I travel like a goldfish – never learning from past mistakes
“No more late night flights!” I declared to myself, as the plane supposedly taking me from Gran Canaria back to London faced a further delay before taking off.
I’ve said that before.
“No more late night flights” is one of the many travel-related declarations that I swear to myself will guide my future decision-making. Other oft-repeated declarations include “no more cheap hotels” and “I should probably put some sun-block on.”
I love holidays. I love going on vacation – travelling to places new or familiar. I’ve done it enough that you think I’d be getting good at it. But no, I’m not – I’m still making the same mistakes.
This trip to Gran Canaria was my first foray into the shifting sands of international travel in a post-Covid world.
It wasn’t any of the pandemic paperwork that tripped me up, that all seemed fairly straightforward.
Spain is obviously very keen to try and resurrect its tourism industry as quickly as possible. They’ve made it super-easy for vaccinated travellers from the UK.
On the current rules, to get to Spain from the UK, you just need to have the NHS App confirmation of vaccination status, and to have completed the online passenger location form.
Clearly, that’s easier to do when you’re a solo traveller. The more people that you’re travelling with, the more things that you need to try and keep track of.
As I navigated the check-in process at Gatwick for my outbound flight, I felt some sympathy for the families struggling to hold it together as the various forms required had to be produced for each child. Sometimes it pays to be single.
If this is what travel will involve for the foreseeable future – or however long this current phase of the new-normal fever-dream continues for – then, I’m good. I can get tests, I can produce QR codes, I can ensure that my phone is sufficiently charged and ready for action whenever required.
It’s just the actual basics of travel that seem to trip me up.
Packing the right clothes for the destination that you’re going to should be a fairly easy hurdle to clear in terms of Travel 1.01.
Maybe I was drunk when I was packing for Gran Canaria. Maybe it was a stroke. I had one pair of shorts, no summery t-shirts, no hats, and a handful of swim-briefs.
Unpacking excitedly in my hotel room, I tried on the swim-briefs to decide which to wear for my much-anticipated first splash into the hotel pool. None of them fitted.
I embarked on this holiday feeling fairly pleased with the number of times that I’d been to the gym – I was feeling healthy and fairly convinced that I’d shifted a bit of that lockdown weight. But my swimwear was telling a different story. All the sexy swim-briefs with which I’d been planning to turn heads pool-side all had to go in the bin.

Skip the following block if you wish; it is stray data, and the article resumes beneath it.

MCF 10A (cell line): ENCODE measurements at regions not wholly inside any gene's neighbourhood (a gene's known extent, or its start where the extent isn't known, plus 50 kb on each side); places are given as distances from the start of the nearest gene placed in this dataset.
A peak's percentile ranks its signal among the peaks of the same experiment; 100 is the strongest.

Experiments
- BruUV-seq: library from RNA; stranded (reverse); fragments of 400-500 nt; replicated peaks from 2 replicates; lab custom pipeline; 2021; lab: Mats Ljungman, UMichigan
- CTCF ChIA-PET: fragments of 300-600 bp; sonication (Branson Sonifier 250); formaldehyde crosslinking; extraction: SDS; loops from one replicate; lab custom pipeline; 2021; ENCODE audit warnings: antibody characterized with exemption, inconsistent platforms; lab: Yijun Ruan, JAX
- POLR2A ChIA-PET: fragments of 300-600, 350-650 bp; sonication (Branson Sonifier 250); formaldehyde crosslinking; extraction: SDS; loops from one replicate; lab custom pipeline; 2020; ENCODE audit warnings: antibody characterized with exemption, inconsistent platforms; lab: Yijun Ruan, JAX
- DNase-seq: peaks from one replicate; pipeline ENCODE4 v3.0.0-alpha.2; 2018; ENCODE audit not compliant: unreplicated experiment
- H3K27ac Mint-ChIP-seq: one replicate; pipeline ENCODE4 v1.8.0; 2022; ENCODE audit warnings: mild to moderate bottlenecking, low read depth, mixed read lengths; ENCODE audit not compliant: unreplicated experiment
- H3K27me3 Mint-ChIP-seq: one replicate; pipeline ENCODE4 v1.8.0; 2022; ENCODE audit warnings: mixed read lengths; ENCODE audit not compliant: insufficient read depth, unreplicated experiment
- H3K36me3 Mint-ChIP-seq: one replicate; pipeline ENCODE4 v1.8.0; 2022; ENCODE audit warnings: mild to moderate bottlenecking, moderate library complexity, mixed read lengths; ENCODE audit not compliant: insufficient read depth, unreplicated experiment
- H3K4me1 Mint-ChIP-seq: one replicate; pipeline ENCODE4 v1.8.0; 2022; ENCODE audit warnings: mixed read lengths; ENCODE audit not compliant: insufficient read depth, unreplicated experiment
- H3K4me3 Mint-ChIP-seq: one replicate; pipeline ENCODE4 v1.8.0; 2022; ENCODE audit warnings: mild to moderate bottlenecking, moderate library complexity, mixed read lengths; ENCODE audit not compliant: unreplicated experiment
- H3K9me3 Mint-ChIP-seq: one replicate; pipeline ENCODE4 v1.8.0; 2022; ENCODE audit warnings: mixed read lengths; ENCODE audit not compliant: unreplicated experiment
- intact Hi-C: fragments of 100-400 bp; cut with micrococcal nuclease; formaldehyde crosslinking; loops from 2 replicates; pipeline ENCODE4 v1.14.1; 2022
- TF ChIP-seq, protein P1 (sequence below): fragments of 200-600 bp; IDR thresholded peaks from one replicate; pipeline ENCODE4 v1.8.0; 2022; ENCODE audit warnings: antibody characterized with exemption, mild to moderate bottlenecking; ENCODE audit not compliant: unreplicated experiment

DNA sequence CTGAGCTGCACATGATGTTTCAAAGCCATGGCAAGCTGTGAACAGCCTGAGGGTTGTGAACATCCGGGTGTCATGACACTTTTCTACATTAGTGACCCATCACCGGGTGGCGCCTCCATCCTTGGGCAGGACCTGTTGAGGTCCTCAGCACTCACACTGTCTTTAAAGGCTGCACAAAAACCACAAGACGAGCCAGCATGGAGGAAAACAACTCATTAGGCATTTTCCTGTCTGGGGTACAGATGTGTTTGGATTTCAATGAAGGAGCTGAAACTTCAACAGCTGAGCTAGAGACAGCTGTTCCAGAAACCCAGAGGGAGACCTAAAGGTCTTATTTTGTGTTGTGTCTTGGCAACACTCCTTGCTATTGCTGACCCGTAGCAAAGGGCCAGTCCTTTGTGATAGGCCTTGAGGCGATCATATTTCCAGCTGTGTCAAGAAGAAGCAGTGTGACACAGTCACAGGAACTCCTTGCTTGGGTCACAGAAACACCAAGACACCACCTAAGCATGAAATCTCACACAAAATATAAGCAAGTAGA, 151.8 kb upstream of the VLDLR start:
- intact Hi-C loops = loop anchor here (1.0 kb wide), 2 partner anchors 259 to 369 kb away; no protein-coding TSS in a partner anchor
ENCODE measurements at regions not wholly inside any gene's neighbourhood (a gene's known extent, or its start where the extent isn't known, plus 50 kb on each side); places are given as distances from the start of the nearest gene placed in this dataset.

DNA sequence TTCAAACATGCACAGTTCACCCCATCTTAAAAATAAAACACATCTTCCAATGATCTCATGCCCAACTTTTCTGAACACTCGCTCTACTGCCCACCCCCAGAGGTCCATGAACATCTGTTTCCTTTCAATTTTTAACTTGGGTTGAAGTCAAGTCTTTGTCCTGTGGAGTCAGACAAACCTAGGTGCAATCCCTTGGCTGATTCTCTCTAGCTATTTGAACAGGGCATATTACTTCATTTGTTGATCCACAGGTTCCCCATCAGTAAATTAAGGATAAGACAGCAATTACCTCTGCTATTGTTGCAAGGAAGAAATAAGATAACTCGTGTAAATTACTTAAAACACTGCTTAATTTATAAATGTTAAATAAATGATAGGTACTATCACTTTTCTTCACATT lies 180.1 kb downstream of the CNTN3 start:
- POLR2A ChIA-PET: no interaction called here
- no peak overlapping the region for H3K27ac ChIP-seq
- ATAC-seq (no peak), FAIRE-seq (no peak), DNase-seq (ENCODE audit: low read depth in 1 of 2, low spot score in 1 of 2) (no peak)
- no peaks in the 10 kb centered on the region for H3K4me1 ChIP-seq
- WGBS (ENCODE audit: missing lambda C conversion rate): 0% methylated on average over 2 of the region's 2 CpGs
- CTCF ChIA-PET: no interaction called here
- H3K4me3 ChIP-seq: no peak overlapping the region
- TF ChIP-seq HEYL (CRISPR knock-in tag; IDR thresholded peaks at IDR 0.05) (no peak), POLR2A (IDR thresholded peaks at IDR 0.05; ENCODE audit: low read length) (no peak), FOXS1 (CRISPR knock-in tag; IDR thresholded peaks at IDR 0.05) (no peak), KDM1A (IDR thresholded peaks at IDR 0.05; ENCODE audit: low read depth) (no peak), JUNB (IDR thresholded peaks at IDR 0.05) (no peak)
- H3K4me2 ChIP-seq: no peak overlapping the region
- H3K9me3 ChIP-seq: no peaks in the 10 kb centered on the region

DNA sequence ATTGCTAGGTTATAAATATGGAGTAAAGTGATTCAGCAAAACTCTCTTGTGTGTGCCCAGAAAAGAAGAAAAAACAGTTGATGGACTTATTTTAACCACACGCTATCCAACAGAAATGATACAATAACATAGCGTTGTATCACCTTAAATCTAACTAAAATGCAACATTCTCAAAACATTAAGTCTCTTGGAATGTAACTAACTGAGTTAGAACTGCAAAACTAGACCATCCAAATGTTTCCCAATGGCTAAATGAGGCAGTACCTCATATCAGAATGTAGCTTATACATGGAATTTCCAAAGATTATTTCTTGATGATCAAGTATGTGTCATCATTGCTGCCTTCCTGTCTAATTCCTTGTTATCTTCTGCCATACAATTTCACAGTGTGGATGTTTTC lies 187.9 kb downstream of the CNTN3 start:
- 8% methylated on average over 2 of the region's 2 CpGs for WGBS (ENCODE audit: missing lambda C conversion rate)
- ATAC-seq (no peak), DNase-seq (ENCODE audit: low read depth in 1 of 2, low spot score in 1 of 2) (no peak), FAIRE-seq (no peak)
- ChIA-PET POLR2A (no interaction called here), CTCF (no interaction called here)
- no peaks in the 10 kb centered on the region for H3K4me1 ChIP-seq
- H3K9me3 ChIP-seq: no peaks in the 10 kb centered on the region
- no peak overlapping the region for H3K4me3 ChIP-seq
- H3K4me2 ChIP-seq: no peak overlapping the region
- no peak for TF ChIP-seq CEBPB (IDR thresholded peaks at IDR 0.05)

I pulled on the pair of shorts – they had a hole in the butt.
Getting your head around the basics of the local language is another fairly low bar that I set myself when I’m travelling. Obviously, in a tourist destination such as Gran Canaria, everyone that you need to interact with seems to speak English and German as well as Spanish.
But I wanted to show off a bit, to demonstrate how worldly I am – I can adapt to my destination, particularly when I’m in Spain. I’ve been to night-school classes for Conversational Spanish. I’ve visited Spain numerous times. I’ve had sex with countless Spanish men. I should be very confident in my ability to exchange a few pleasantries in Spanish – or if not confident, at least proficient.
But, no – I was neither confident nor proficient. I was there for 11 days. Even on my last day on the island, the hotel staff were politely correcting my feeble attempts at basic greetings. I wasn’t just making small errors on pronunciation – I was saying the wrong words. What I was saying made no sense, not even to me.
It was an uncomfortable flight from Gran Canaria back to Gatwick. It was late, everyone on board was tired and miserable. The holiday was over.
It was just before 3 AM that I finally crawled into my bed – my sunburn making it difficult to get comfortable.
“No more late night flights!” I declared to myself as I drifted off to sleep, wishing I was lying by the pool, flirting fluently in Spanish. “No more late night flights.”